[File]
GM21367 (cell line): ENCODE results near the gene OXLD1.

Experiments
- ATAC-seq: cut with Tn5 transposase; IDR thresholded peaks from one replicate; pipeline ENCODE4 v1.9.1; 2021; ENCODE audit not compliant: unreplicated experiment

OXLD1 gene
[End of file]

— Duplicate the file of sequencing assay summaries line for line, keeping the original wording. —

GM21367 (cell line): ENCODE results near the gene OXLD1.

Experiments
- ATAC-seq: cut with Tn5 transposase; IDR thresholded peaks from one replicate; pipeline ENCODE4 v1.9.1; 2021; ENCODE audit not compliant: unreplicated experiment

OXLD1 gene